Moan Sngao Ngam Nov: Cambodian chicken & pickled lime soup

Moan sngao ngam ngov highlights Cambodia's skill at pickling every fruit under the sun. Chicken soup never tasted so interesting. It's another delicious example of Cambodian food's ability to balance flavours. It's got it all. There's a bit of salty from the fish sauce, sweet from palm sugar, fragrant from coriander (cilantro) roots, and moreish from the garlic cloves. But what brings it all together are the pickled limes.

They're sour, of course, but the pickling brings forward a slight astringency. That might sound like something you'd rather have in your toner than your soup, but hear me out. The astringency creates a clean feeling on your tongue. In my opinion, that makes way for more soup!

Like many Cambodians, my husband Tonga's family are also of Teochew Chinese background. Though they speak Khmer and have been in Cambodia for generations, they also speak Teochew - mostly to babies and little children in the family - and celebrate Chinese holidays. Teochew Cambodians have influenced Cambodian culture just as they have been influenced by it. That I say from observing my in-laws both in Australia and in Cambodia. Moan sngao ngam ngov is a beautiful example of this exchange. "Moan sngao" is Khmer, but "ngam ngov" is Teochew and refers to the limes.

Our recipe is inspired by the wonderful Chef Nak, and her first cookbook, "Nhum."

Moan Sngao Ngam Ngov is one of Chef Nak's recipes in her cookbook "Nhum."
Our version of Moan Sngao Ngam Ngov, Cambodian chicken & pickled lime soup.

Kitchen Notes

  • We use meaty chicken frames because, let's face it, inflation hit us all. Our first choice, though, would be to use a whole chicken cut into pieces. If you go that route you'll need to double the seasonings, add 1-2 more limes, and 2-3 more galangal slices.
  • Using just enough oil prevents this soup from getting overly greasy. Whether frames or whole, the chicken will also provide some of its own oil from the skin.
  • Coriander (cilantro) roots are easiest to find if you buy your coriander at green grocers or Asian grocery stores.
  • Serve for lunch with a cup of steamed rice and a dipping sauce of fish sauce and freshly cut red chilis.

Moan Sngao Ngam Ngov - Chicken & pickled lime soup

Chicken soup meets its new best friend, the delightfully sour pickled lime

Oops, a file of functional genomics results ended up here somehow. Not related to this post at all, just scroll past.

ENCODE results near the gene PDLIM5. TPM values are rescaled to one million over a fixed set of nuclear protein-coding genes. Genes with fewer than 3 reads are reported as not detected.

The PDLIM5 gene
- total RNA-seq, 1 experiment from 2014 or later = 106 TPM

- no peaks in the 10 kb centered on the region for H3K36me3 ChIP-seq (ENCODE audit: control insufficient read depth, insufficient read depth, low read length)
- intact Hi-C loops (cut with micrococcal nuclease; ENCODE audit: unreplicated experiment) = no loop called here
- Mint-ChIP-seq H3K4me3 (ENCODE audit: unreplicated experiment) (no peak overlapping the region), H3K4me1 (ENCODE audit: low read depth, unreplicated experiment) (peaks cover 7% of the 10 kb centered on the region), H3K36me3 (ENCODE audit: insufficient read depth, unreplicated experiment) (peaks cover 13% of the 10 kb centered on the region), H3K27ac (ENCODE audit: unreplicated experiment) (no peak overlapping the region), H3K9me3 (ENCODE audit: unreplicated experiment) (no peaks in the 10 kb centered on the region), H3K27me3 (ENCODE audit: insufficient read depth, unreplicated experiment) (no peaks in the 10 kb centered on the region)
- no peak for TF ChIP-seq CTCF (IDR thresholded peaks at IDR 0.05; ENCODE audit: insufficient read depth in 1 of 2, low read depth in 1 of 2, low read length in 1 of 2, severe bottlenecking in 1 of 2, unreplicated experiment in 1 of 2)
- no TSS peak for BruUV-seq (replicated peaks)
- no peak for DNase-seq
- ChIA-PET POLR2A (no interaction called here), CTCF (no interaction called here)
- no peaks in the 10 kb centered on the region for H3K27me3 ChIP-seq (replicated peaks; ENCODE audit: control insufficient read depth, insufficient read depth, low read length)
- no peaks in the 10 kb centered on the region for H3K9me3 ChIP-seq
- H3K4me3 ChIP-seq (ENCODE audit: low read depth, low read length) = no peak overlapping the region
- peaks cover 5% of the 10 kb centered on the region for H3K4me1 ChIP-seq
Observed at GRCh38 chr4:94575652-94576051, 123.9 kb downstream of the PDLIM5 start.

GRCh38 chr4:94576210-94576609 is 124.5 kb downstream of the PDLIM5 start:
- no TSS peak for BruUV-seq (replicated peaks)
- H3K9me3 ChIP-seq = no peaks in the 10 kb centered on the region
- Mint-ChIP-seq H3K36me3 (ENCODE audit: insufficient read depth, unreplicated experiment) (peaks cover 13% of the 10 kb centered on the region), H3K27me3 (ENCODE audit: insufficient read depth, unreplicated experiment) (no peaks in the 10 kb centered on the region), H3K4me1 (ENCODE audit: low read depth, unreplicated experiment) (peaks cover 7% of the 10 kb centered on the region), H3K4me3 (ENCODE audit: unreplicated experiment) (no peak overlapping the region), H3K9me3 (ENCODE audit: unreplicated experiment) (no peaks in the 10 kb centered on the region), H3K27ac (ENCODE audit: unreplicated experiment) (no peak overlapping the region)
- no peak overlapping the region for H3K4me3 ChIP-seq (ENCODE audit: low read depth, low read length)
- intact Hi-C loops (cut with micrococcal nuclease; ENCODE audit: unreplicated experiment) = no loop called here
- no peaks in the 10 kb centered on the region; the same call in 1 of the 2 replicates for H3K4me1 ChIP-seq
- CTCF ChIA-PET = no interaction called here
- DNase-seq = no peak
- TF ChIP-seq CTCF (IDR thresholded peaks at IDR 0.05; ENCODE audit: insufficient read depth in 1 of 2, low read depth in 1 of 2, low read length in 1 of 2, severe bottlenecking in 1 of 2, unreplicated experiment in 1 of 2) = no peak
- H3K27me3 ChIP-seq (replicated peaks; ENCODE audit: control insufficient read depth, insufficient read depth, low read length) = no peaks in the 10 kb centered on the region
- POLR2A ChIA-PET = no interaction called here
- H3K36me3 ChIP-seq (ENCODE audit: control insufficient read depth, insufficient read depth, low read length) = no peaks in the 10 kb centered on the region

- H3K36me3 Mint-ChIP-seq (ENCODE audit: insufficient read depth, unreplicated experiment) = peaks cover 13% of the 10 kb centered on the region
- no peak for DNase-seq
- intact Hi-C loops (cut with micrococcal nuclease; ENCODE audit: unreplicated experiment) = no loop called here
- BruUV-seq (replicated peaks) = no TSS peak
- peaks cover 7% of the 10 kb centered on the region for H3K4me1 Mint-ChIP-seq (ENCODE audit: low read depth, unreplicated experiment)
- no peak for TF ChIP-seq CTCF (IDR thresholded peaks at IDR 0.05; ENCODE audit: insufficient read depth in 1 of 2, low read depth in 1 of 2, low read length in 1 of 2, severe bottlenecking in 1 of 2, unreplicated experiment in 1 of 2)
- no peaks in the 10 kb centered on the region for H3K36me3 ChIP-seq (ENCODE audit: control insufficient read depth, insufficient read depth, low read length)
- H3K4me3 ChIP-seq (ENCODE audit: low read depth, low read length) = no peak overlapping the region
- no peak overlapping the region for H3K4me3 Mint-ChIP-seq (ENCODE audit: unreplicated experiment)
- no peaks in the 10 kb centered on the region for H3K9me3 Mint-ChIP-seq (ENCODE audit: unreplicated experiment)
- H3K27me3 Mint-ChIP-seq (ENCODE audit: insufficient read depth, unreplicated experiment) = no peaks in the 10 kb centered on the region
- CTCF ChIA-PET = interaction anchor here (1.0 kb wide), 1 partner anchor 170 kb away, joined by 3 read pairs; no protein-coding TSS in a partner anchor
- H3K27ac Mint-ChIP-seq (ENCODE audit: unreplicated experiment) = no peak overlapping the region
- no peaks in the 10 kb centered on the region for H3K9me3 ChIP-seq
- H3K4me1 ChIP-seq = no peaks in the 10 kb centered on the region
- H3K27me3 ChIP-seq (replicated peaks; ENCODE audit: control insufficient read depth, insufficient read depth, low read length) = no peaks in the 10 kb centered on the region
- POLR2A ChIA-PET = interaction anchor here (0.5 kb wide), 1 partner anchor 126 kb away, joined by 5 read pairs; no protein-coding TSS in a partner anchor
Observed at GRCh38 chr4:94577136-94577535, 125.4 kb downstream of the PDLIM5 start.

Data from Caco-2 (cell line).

Prep Time15 minutes
Active Time40 minutes
Course: Main Course, Soup
Cuisine: Cambodian
Keyword: Cambodian food, chicken soup, lunch recipe, pickled limes
Yield: 4 serves
Author: Emily Troeung


  • 2 meaty chicken frames
  • 4 pickled limes
  • 5 cloves garlic
  • 3 slices galangal
  • 2 teaspoons salt
  • .5 tablespoon palm sugar
  • .5 tablespoon fish sauce
  • 3.5 cups water
  • 3 coriander (cilantro) roots
  • 2 spring onions for serving
  • coriander leaves for serving
  • cooking oil as needed


  • Cut the chicken frames into medium-sized pieces.
  • Wash and cut the spring onion into small pieces or your preferred length for garnish. Do the same with the coriander leaves.
  • Wash coriander roots thoroughly, and lightly smash.
  • Peel garlic. Wash and thinly slice the galangal.
  • Cut the pickled limes into halves.
  • Using a heavy soup pot, fry the chicken pieces in just enough oil to keep them from sticking. When they're beginning to brown, remove and drain the oil.
  • In the residual oil, fry the garlic, coriander roots, and galangal until you begin to smell their fragrance.
  • Add the water and bring to a boil.
  • Add chicken pieces back in, as well as the salt, palm sugar, and fish sauce.
  • Return to a boil, then reduce to a simmer, cover, and leave for 20-25 minutes.
  • Remove the cover, add pickled limes, and simmer for another 10 minutes.
  • Sprinkle with coriander leaves and spring onions. Serve with a side of steamed rice and a dipping sauce (see Kitchen Notes).

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